If you’re setting up your Windows 10 and exploring the Microsoft features, you’ll notice that it’s Windows Mail that is the default.
But that doesn’t have to be the case. You can have Gmail as your default email client. So, how do you set it up?
The mailing system will soon allow its users to send emails as attachments without having to forward or download them first. Or as Google puts it, “You can now attach emails to other emails in Gmail.”
Fervent emailers can attach as many emails, which will appear as an .eml file, as they like. Users who love to have multiple tabs open may also be pleased to hear that the attachment will open in a new window.
I have been exploring the various note keeping applications (Google Keep, Zoho Notebook, Simplenote, and Standard Notes ) and thought I had settled on Microsoft OneNote; then, the light bulb went off. Back in August 2019, I had posted an article I had composed titled, “Quick Tip: How To Turn A Gmail Account Into A Powerful Note-Taking And Note-Keeping App“. Folks, what I posted in that article about using a separate Gmail account (from your normal email account) as a note-keeping and note-taking app really does work.
The key is: Use this separate account for note and document storage only; not for email. The most important thing in doing this is to use the tagging feature in Gmail to categorize your notes (see screenshot below). You can let your imagination fly by using all the powerful features associated with Gmail (especially the search function). In the end, I created a cross-platform note-keeping and note-taking app that works hand in hand with all the Google services, on all device platforms, with 15GB of storage; ALL, for FREE. I even prettied up my creation with a theme (that is an option that is built into the Gmail platform). The real beauty is that I can send anything to this Gmail note-keeping account from my phone, my browser and from my main email; then, organize the content accordingly.
Source: This article is an excerpt from Today at What’s On My PC – November 18, 2019
Per a GSuite blog update, it may take a while (up to 15 days) before you see it on your device(s).
Below is how to enable dark mode in Android and iOS.
How to enable dark theme in Gmail on Android:
- To enable dark theme on Android 10:
- In your Android Display system setting, set your device to Dark theme—Gmail will automatically respect the system default setting.
- On Pixel, when Battery Saver is enabled, Gmail will default to Dark theme automatically.
- Or, in Gmail go to Settings > Theme and select “Dark”.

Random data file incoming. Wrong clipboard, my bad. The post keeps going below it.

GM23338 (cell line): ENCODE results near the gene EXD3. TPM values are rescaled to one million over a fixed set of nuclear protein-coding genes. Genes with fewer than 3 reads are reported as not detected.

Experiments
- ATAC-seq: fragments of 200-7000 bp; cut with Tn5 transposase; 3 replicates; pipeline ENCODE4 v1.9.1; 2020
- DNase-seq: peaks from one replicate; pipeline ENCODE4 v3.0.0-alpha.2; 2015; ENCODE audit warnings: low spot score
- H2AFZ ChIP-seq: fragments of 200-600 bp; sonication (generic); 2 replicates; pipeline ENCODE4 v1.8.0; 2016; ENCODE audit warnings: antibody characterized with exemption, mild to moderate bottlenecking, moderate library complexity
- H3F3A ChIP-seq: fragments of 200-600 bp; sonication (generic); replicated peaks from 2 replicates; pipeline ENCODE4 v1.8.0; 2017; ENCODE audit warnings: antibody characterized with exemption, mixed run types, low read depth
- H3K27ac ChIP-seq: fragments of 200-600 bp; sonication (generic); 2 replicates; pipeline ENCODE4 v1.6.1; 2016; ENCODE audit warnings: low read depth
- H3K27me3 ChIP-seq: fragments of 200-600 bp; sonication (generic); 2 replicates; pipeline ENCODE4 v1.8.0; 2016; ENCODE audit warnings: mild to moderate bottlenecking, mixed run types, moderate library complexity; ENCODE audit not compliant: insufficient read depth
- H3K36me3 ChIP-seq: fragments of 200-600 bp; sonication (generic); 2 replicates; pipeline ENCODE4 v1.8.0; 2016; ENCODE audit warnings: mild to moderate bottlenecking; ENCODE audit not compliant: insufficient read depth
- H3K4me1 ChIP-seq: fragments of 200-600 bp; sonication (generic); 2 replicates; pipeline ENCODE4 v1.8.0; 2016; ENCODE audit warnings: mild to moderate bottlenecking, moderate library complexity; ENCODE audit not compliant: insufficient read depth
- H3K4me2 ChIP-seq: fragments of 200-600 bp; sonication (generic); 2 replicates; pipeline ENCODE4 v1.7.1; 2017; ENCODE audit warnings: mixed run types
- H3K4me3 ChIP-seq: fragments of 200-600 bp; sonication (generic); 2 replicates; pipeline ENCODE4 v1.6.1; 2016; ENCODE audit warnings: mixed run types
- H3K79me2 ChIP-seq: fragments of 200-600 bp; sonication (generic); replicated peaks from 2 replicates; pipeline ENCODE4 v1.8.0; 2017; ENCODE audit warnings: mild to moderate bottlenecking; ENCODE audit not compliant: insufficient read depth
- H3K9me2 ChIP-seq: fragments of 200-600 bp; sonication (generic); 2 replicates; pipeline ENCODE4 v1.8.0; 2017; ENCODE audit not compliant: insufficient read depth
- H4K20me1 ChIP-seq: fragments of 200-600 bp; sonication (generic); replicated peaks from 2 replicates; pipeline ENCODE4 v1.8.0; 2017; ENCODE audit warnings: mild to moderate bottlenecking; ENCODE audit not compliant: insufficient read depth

How to enable Dark theme in Gmail on iOS:
- For iOS 11 or 12, enable Dark theme by going to Settings > Dark Theme.
- To enable dark theme on iOS 13, you can:
- Set your device to dark theme in iOS Settings, and Gmail, by default, will automatically respect the system default setting.
- Or, in Gmail go to Settings > Theme and select “Dark”.
I have been using Gmail since its’ inception and as a result, I literally have thousands of email that have accumulated in the account. Searching for a specific email in a sea of thousands of emails can be a daunting task. Many times I can simply enter the person’s name into the search box to find the email I am looking for; however, there are times where I need to use special search operators to quickly narrow down the result. This is where I have taught myself to use these four search operators to narrow down exactly what email I am looking for.
Specify the sender…
Specify a recipient…
Specify a recipient who received a copy…
Words in the subject line…
Evernote, OneNote, and SimpleNote are the note-taking apps that we all hear about. I have accounts with all three and have used them extensively; however, I just cannot get settled with any of them. I initially started out with a free Evernote account; then, Evernote ended up limiting what you could and could not do. OneNote, great note-taking app; however, I was never completely satisfied with the app, due to its’ slowness (in loading and performing searches). Simplenote, which is text-based only (with some markup language) is ok if all you want to do is save text-based notes.
After using all three of these, I kept thinking, there has to be a better way. This is when I came up with the idea of creating and using a separate Gmail account from my personal Gmail account to specifically store notes, documents, etc. Continue reading “Quick Tip: How To Turn A Gmail Account Into A Powerful Note-Taking And Note-Keeping App”
According to an article posted by Taylor Kerns, at Android Police, “Gmail will soon let you know just how bad your grammar sucks” with a new built-in grammar checker (and enhanced spellcheck that will auto-correct spelling errors). The rollout of these features are scheduled in September for G Suite users; with no rollout date set at this time for regular Gmail account users at home (like you and me). For us at home, be patient, it will come; and, when it does this will be a welcome addition.
Who would have ever thought you would be able to send (and receive) money using email. With Google’s Gmail, you can. When composing an email in Gmail, at the bottom, you will see a “$” sign. If you click on that “$’ sign you will be walked through the process of sending money where a Google Pay, Debit or Bank Account is required. You can send the money to any email recipient, does not have to be another Gmail account, and it is free so long as you have one of the three bank accounts as mentioned. The first time a recipient receives money through Gmail, they will need to add a debit card to transfer the money to. After that first time, whenever someone sends money through Gmail, it will automatically and seamlessly transfer to that card. You can also “request” money using the Gmail ‘$” feature, as well.
Here’s how to change your Gmail password in a few easy steps.